Joan Head left a remarkable impact on everyone she met, her children say, and she never met a stranger.
“I think Joan would be someone who Pope Francis might call a face of mercy,” grandson Tyler Head said.
Mrs. Head died June 9 at age 87.
Mrs. Head raised six children with her husband, Loren Head. Carl Head, one of their four sons, recalled that while he was growing up on the family farm near Ashland, his mother never failed to provide physical and emotional care for her family and many others.
“Never met anyone that wasn’t family,” Carl Head said. “Because of that, everyone would come to our house to hang out. A lot of the kids didn’t have good homes, so she not only created a great home for us but for them.”
He and his siblings said their mother accepted everyone. “We were really blessed to have someone with that kind of mind growing up,” he said.
Mrs. Head worked for the beauty company Avon for many years. It was up to her to organize, sell and distribute the orders each week.
“Everyone knew her as the ‘The Red-Headed Avon Lady,’” daughter Kate Reeder said. “She hired anyone, no matter who they were or where they came from. She would pull people out of bad spots to work with her at Avon.”
Her dedication to what she loved in her life shone brightly in her careers. She also was a certified professional secretary and worked for former Columbia Mayor Herbert Jeans.
“She was the best salesperson for her entire career,” daughter-in-law Laurie Head said. “They just about ran out of awards to give her. She really cared what people thought and felt and where they were.”
Reeder said her mother was able to handle both work and family well. “Growing up at home, I never once felt her stress,” Reeder said.
Son Ken Head said his mother was a go-getter, no matter the circumstances.
“We were having a good time fishing,” he recalled. “All of a sudden, I notice she’s on all fours having a kidney stone attack. In the midst of this, she’s telling me, ‘Go ahead and fish!’ I, of course, took her straight to the emergency room.”
Stepdaughter Debby Duermeyer said she didn’t grow up with Mrs. Head, but “she really stepped up and filled a role as my mom.”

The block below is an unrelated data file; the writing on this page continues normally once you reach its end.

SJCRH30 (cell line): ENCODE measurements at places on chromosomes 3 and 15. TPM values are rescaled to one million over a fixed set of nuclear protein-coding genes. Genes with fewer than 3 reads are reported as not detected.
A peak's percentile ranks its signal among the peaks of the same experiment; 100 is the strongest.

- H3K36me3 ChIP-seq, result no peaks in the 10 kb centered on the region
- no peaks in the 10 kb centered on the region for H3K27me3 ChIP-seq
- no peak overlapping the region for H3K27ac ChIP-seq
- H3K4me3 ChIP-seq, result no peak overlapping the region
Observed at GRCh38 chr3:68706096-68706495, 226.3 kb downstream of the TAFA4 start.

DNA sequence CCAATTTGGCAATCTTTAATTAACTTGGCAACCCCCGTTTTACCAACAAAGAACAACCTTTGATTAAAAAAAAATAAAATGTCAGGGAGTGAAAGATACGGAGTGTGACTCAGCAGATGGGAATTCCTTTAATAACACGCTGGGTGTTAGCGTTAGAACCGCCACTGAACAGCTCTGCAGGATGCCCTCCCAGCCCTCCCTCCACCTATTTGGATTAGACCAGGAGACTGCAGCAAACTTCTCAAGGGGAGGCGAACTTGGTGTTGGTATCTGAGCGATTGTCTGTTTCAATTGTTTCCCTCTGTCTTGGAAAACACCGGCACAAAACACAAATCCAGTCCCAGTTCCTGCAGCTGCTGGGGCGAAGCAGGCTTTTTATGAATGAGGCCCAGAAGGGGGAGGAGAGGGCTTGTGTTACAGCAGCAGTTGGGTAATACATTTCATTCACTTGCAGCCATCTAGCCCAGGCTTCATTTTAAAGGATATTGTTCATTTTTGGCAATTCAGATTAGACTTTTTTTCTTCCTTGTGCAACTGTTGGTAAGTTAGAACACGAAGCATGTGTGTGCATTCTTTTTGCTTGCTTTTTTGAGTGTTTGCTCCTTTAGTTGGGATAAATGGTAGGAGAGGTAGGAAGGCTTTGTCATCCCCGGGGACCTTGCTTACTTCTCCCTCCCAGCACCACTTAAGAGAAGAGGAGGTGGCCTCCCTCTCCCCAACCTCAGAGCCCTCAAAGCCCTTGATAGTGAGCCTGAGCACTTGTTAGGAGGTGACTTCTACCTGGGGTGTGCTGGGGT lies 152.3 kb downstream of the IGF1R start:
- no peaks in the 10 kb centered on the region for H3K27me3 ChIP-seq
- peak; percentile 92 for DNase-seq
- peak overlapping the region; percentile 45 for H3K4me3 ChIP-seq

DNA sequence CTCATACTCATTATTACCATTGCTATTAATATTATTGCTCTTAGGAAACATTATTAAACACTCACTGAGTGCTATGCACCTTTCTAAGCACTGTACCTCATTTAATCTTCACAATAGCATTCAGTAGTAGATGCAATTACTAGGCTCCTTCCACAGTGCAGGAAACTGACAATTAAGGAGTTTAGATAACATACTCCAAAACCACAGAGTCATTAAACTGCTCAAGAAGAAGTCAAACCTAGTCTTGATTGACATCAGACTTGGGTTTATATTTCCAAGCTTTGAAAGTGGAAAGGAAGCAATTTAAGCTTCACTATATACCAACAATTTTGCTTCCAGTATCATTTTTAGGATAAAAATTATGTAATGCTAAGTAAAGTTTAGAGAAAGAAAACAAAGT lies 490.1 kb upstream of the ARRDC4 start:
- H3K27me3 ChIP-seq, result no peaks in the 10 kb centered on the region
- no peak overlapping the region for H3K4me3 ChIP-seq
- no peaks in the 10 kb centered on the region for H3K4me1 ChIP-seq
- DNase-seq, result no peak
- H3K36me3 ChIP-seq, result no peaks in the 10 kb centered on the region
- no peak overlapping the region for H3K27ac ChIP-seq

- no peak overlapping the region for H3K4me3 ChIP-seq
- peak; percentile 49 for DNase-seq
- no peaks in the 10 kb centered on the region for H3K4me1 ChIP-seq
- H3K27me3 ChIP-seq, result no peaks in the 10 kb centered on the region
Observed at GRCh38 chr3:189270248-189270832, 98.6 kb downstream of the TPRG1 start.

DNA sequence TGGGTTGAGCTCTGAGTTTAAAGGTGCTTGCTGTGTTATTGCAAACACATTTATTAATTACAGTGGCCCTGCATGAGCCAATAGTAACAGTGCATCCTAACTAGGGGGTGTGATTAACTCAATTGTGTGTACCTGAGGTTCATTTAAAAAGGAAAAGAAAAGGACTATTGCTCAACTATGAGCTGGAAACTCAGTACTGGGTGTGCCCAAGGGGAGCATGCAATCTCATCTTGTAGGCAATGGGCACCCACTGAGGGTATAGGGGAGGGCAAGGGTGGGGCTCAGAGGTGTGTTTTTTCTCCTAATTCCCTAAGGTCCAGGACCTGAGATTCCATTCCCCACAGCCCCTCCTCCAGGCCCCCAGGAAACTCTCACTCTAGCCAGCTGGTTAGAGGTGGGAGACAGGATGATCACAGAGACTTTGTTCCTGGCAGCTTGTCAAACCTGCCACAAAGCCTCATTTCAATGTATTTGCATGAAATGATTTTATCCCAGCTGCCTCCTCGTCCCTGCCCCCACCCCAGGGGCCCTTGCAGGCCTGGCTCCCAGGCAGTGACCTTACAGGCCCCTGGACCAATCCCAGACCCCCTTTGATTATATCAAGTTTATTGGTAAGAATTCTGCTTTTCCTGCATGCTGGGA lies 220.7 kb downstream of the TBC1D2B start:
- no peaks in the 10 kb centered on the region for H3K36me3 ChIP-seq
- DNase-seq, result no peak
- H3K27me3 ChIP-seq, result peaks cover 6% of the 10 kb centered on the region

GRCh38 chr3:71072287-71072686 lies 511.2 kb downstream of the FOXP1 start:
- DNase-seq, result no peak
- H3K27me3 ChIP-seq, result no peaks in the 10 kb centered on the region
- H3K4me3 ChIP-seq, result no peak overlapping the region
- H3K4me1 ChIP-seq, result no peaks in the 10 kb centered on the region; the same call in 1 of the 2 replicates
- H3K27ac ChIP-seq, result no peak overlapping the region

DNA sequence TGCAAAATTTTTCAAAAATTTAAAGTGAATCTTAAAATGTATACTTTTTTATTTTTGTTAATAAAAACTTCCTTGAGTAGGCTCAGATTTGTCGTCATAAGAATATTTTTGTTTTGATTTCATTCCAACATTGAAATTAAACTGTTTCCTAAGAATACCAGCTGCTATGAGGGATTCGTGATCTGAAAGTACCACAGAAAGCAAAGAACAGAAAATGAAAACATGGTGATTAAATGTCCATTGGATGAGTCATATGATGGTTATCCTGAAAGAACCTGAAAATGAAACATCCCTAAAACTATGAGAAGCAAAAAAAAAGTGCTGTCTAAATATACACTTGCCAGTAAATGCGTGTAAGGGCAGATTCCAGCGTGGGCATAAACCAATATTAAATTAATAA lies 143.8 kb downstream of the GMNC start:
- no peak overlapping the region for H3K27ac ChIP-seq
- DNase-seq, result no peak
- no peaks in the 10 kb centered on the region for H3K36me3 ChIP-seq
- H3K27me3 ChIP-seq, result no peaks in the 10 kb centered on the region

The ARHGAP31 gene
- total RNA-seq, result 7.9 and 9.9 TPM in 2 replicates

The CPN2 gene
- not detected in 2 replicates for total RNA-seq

Mrs. Head kept in touch with Duermeyer’s biological mother, and when Duermeyer was 13, Mrs. Head arranged a family vacation to California during which Duermeyer got to meet her.
“It takes a person with a huge heart to do something like that,” Duermeyer said.
Daughter-in-law Debbie Head said the two became especially close after Mrs. Head had lung surgery.
“She would call me every day to tell me what the weather was,” Debbie Head said. “If it was going to be raining, she would say, ‘Today, we’re just gonna have to make our own sunshine.’”
Several of her children called Mrs. Head a “prayer warrior” and said her big heart came from her strong faith. She regularly attended Faith Family Church in Ashland.
“She actually practiced what she preached, and not a breath of hypocrisy about her,” Laurie Head said.
“I really had to mature to see where her strength came from,” Ken Head said. “It took me a long time to understand why she was almost always in a good mood and so positive, and that was because of her faith in the Lord.”
Mrs. Head lost her vision later in her life due to macular degeneration. Her children remember the family having to reading to her then because Mrs. Head had been a big reader all her life.
“It was really disheartening when she was unable to read. It was hard to watch ‘Mrs. Independent’ have to stay at home,” he said. “But she was never negative about any of it at all.”
Mrs. Head was the glue that held her big family together.
“She molded and shaped all of us,” Kevin Head said. “She was my No. 1 influence in my life. She was always saying, ‘Go anywhere you want to go.’”
The family farm, Fox Hollow, is about five miles west of Ashland. Laurie Head described it “a beautiful little homestead tucked down in the river hills.” Mrs. Head is buried there, next to her husband, who died in 2009.
“When I think of my best self that I can be in the future, it’s shaped by her,” Tyler Head said. “She will be an icon of reference of how I should love family and non-family.”